Operators in the real sector as well as the insurance and pension sectors have called for urgent review of legislations guiding investments in various sectors of the economy in order to allow real sector operators have access to long-term funds.
The operators who spoke at the 2020 national conference of the National Association of Insurance and Pension Correspondents (NAIPCO) held in Lagos on Wednesday, noted that currently, some legislations on investment in Nigeria do not favour investments in most sectors of the economy.
The Director General, Lagos Chamber of Commerce and Industry (LCCI), Dr. Muda Yusuf, while speaking on the theme: “Promoting Bankable Investments Portfolio for Insurance and Pension Sectors,” said bankable investment portfolio has become a general economic challenge facing Nigerian banking system.
He noted that insurance and pension funds are larger sources of long-term fund but are not available for real sector investment, whereas funds from financial system which is short-term in nature are the only available fund for them.
He, however, noted that the tight regulation in investment of pension fund somehow saved the sector during crash in capital market investment.
He said key issues to put into consideration in investing pension funds in the real sector includes safety of the investment, returns on investment, liquidity of the investment especially for insurance funds because of payment of claims which may arise ant time.
He noted that the N11.35 trillion pension funds as at August this year means a lot in Nigeria investment market if there is right kind of investment environment and regulation.
He said there was need for government to put in place a unified exchange rate to encourage diaspora remittances.
Also speaking, the Chairman, Nigeria Social Insurance Trust Fund, (NSITF), Mr. Austin Enajemo-Isere, said there was urgent need to consider alternative strategies to retool the economy for survival and growth even as he called for the review of the Pension Reform Act (PRA) to enable those in real sector have access to insurance and Pension fund to finance their operations.
Enajemo-Isere, who was the chairman at the conference, identified the effect of the ravaging COVID-19 pandemic and wanton destruction of life and properties across the country in the wake of the #EndSARS protest that was hijacked by hoodlums, among many others on the economy and noted that the impact of these crisis have resulted into the Nation GDP declining from a growth of 2.2 percent in 2019 to about -4 percent by year end.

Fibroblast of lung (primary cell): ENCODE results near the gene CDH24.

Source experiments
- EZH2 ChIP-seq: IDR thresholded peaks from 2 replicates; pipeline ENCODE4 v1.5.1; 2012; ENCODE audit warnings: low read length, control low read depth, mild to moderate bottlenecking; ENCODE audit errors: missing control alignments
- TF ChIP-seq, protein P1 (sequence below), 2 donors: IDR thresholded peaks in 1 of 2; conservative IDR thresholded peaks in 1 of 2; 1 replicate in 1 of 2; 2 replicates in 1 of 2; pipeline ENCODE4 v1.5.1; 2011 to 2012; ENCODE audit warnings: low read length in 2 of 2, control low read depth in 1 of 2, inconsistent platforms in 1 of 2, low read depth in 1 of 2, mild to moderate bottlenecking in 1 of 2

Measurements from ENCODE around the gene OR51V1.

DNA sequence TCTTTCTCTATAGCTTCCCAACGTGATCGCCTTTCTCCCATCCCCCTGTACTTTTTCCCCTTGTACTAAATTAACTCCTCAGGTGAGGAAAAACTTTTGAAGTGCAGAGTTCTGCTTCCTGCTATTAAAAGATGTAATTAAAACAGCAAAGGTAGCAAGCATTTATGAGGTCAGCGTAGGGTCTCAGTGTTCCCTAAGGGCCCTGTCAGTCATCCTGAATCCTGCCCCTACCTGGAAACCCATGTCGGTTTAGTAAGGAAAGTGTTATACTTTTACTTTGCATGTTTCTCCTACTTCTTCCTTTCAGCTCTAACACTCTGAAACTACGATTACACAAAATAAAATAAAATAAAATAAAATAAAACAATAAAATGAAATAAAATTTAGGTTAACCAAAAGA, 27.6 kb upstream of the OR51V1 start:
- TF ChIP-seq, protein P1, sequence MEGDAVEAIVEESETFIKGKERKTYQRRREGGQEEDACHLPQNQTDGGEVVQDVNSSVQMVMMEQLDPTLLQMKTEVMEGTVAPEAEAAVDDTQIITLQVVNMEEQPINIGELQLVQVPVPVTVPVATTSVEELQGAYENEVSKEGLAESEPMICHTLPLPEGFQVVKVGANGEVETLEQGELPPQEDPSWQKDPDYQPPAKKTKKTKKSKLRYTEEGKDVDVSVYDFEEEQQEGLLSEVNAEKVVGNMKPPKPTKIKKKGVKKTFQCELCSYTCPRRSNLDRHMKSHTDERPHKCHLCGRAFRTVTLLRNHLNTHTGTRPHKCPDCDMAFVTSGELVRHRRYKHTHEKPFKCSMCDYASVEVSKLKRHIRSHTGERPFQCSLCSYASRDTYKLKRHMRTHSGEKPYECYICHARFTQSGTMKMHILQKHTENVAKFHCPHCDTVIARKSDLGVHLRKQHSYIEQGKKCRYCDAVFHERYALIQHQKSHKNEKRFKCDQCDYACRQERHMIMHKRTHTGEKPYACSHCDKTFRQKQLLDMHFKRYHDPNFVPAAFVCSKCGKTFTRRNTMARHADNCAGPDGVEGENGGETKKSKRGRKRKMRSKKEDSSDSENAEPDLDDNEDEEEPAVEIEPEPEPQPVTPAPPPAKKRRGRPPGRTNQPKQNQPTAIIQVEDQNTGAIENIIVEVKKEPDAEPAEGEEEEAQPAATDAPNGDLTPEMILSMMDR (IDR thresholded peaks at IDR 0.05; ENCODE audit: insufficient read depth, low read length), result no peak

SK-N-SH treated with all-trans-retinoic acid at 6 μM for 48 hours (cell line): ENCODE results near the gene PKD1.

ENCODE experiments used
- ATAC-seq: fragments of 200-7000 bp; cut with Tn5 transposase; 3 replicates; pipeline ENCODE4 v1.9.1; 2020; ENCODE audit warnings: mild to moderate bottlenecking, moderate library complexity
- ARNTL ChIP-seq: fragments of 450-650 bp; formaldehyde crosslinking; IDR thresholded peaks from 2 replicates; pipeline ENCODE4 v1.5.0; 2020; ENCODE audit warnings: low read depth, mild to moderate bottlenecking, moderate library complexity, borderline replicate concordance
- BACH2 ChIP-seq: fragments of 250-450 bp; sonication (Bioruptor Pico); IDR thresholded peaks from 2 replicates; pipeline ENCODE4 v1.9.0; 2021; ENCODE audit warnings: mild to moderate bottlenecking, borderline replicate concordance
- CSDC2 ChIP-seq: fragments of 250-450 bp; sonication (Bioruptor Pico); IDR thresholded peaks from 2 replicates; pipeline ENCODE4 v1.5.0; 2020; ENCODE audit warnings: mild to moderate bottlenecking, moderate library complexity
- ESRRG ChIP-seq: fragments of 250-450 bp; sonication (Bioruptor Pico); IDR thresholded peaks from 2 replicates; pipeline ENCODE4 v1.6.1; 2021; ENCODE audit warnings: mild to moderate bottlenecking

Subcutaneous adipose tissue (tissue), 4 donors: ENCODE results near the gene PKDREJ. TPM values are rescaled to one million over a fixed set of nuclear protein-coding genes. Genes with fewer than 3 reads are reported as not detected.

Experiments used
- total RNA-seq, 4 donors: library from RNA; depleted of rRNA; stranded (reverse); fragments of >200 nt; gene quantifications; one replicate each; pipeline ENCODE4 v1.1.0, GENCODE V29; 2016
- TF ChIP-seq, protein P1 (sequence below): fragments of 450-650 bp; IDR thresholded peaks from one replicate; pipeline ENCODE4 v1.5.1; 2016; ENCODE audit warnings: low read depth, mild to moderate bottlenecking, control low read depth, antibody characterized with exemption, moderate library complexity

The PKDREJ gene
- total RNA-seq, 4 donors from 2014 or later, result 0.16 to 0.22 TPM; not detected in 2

He said as a result of this, the government, private sector institutions and individuals have continued to search for economic survival strategies to change the narratives and create new normal.
The NSITF boss, advocated for a deliberate policy by the authorities, in addition to what is currently obtainable, directly or through moral suasion to invest Insurance and Pension Fund in sectors such as Manufacturing, Agriculture and Aviation among others with an inbuilt safety net.
“In furtherance to the foregoing, the current restrictive nature of insurance and pension funds investment outlets calls for review of the legislations guiding investment of insurance and pension fund. The yelling and plea from the Organised Private sector of Nigeria (OPSN) to create more access to investible funds deserves attention.
“It is worthy to note and be reminded that insurance and pension funds are subject to regulatory guidelines as provided in section 25 of the Insurance Act 2003 as amended and Sect 86 of the PRA 2014, for the purpose of safety and Returns.
“However, a consideration for review of these legislations to enable some special and real sectors of the economy have access to insurance and pension fund to finance their operations, will be most beneficial to the growth and development of the Nation’s Macroeconomic activities. A deliberate policy by the authorities, in addition to what is currently obtainable, directly or through moral suasion to invest insurance and pension fund in sectors such as manufacturing, agriculture and aviation, etc with an inbuilt safety net, will be a welcome development,” he suggested.
The NSTIF boss, who stressed the important role of insurance as a catalyst for nation-building and risk transfer mechanism, commended underwriters for rising to their responsibility, noting that, “some operators, in recent times have given assurances to the insuring public that reported claims emanating from the EndSARS protest, among others, will be promptly honored, particularly policies with extension that cover strike, riot and civil commotions (SRCC). This is cheering news for the industry and the nation in general.”